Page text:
Posted by Kate Phizackerley on Tuesday, September 01, 2009

I've been reflecting on Keith Payne's comment in my previous post. I'm pretty confident now that a new tomb (KV64) has been found in the Valley of the Kings, probably dated to the last 30 years of the 18th Dynasty.

I'm a little less sanguine about DNA testing being used to compile a family tree. I'll try to do a DNA primer. In short for now though, the DNA everybody thinks of is the 23 pairs of chromosomes found in the nuclei of cells - nuclear DNA. One of each pair comes from the father and one from the mother - at random. Looking at them you can't say which chromosomes came from the father and which from the mother. If you have a detailed map of the father you could guess which came from the father and therefore, by deduction, which came from the mother. However in a family as inter-related as we believe the Egyptian royal family to have been, there's going to be high amounts of common DNA between the two parents. Combined with potentially poor samples after 3,500 years I doubt that's realistic.

The exception is a male Y chromosome. That has to have been inherited from the father.  Paternal inheritance is therefore usually established by looking at the Y chromosomes. It should be possible - if the samples are good enough - to build a picture of the male side of the royal family. (Assuming, of course, that illegitimacy wasn't an issue.)

We know however that the records of the parents of princesses and queens are less complete anyway. There isn't a female equivalent to the Y chromosome. Matrilineal descent is therefore usually determined by looking at mitochondrial DNA.

Mitochondrial DNA is ancient in origin - it goes back to when bacteria infiltrated single-celled organisms.  It resides in the outside of cells, not in the nucleus.  Whereas the DNA in the nucleus is densely packed and therefore somewhat protected, mitochondrial DNA is fragile and less likely to be well-preserved.  Because it sits in the mitochondria, it is passed through the egg, not via sperm which carry only nuclear DNA.  It is therefore passed from mother to offspring and is the key for determining matrilineal descent.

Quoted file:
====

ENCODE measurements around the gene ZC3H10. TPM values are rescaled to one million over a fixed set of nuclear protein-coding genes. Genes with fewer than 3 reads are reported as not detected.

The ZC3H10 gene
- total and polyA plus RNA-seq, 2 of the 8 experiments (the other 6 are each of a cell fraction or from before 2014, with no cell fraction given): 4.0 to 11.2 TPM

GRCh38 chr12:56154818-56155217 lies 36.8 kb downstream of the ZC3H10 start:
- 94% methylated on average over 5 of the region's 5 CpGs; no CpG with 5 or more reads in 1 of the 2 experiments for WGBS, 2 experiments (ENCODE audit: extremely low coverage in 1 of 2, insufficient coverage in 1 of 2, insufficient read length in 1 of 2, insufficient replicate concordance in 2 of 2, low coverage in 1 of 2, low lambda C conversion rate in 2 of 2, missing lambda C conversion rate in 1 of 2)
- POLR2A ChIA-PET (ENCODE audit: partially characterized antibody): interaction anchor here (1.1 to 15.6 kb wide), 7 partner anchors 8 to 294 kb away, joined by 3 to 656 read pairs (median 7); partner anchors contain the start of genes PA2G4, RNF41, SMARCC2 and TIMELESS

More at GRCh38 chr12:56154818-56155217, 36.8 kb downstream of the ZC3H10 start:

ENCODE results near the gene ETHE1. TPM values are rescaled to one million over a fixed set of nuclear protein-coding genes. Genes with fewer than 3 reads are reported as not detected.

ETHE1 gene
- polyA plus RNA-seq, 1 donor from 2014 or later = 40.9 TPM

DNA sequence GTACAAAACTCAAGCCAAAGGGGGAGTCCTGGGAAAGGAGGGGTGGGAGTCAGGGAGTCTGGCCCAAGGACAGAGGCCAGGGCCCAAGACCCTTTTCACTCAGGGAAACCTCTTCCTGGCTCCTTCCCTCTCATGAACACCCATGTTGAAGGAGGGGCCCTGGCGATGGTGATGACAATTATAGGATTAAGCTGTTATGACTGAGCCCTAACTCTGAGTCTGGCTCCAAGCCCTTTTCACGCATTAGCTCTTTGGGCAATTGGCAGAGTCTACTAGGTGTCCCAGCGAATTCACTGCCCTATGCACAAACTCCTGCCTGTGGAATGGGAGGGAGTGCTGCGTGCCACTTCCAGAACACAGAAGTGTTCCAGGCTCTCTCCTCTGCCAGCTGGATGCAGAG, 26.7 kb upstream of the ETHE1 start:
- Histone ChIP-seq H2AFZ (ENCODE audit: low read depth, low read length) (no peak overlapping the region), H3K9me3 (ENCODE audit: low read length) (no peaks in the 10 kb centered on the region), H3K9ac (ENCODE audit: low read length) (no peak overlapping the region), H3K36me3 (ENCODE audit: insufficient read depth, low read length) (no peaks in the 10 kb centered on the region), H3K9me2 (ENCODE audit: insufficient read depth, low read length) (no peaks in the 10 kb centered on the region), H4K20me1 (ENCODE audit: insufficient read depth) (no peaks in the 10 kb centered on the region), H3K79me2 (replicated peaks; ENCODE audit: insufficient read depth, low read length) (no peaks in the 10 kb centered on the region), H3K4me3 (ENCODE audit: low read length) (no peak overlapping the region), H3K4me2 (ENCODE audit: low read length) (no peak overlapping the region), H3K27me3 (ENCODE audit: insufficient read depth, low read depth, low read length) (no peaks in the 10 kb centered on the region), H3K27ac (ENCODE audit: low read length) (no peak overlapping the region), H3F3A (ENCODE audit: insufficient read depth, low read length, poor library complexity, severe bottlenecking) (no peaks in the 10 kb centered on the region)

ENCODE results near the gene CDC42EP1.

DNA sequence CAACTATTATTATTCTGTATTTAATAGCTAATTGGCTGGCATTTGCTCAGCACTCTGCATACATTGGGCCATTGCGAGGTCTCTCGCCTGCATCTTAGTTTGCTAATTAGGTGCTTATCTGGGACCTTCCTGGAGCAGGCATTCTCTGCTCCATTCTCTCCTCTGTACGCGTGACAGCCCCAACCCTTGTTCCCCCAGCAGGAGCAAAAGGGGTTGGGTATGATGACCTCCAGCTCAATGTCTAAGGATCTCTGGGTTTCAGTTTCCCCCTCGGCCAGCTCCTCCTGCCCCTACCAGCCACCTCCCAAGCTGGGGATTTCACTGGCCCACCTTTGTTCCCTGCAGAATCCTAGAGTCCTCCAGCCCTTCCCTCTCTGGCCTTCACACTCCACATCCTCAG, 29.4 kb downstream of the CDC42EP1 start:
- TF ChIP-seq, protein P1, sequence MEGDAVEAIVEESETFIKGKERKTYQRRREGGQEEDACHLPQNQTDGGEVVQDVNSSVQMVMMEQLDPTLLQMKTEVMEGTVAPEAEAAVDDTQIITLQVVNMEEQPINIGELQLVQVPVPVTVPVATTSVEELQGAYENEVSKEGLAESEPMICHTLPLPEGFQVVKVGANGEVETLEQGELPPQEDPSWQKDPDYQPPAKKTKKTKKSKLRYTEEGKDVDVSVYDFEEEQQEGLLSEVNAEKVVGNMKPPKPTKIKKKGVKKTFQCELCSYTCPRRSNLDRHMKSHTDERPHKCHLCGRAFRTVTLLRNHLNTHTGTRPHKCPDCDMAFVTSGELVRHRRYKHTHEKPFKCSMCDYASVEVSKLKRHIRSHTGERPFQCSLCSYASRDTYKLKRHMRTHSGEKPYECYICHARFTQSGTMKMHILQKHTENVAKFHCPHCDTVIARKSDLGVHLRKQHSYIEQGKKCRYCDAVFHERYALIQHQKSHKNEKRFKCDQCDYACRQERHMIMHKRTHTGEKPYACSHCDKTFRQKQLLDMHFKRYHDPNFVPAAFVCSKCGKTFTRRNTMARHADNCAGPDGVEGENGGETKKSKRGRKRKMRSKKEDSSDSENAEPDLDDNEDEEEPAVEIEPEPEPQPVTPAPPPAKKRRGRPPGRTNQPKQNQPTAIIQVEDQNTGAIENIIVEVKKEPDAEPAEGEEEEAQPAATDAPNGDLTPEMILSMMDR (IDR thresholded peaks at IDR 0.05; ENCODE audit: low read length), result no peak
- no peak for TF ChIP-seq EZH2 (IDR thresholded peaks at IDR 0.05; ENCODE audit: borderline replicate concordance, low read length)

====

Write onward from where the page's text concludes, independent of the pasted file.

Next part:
Unless the mitochondrial DNA is preserved, then the DNA from Tutankhamun and from the foetuses from KV62 will not directly identify the mother and certainly won't push back to Nefertiti who was (presumably) the foetuses' grandmother.  The project is groundbreaking so it is possible that mitochondrial DNA has been preserved and can be analysed, but personally I am not hopeful.

Similarly, the mummy of Queen Mutnodjmet is not ideal for determining Nefertiti.  It is thought that they were half-sisters and shared a father but not a mother.  While it is easy to show the relationship of male siblings using nuclear DNA, if one or more of them is female, there is no Y chromosome to compare. 

I suspect that the project will be revealing new findings for several years.  At the outset my prediction is that the initial results will be focused on the male line.  That is not without interest - the identity of Tutankhamun's father has been the subject of much speculation - but I don't believe in the first pass we will get definitive answers about his mother, or indeed the matrilineal line in general.


Keith Payne / Shemsu said...

I have read elsewhere that there was reason to doubt some of the excitement over the DNA testing of the Eighteenth Dynasty, but this is the first time it was really broken down in a way I could wrap my head around.

But as we all know, sometimes the hype goes front page and above the fold, while details and corrections are worked out on page 11, Section C!

To the degree that I have helped hype the DNA hype, there may be more of an element of passive-agressiveness there than I am willing to admit.. ;-)

Anonymous said...

You are getting Nefertiti and Cleopatra mixed up. Cleopatra and her sister had different mothers. There is no found evidence to link Nefertiti's sister to Horemheb's wife. A similar name is all that exists.
No one would say that Ay must have married Amenhotep's wife Queen Tiye just because both wives have the same name (spelt differently by authors to avoid confusion) but spelt the same way in ancient times.
I cannot help but think this is yet another way by Hawass to "prove" that Joane Fletcher was wrong in her identification of The Younger Lady as Nefertiti.

Kate Phizackerley said...


Opinion is divided on whether Queen Mutnodjmet was, or was not, Nefertiti's half-sister.


rymerster said...

I still think there's a possibility that Mutnodjmet was Nefertiti's sister and Horemheb's queen - we just haven't got conclusive evidence either way. There has to be a reason why Horemheb is regarded as the last of the 18th Dynasty and not the founder of the 19th (which he was, by appointing Ramesses I his heir). IF Mutnodjmet was Ay's daughter OR Nefertiti's sister (therefore posessing royal blood) it is possible that he married her to solidify his claim to the throne. We still need to learn more about the murky period surrounding the reign of Ay.


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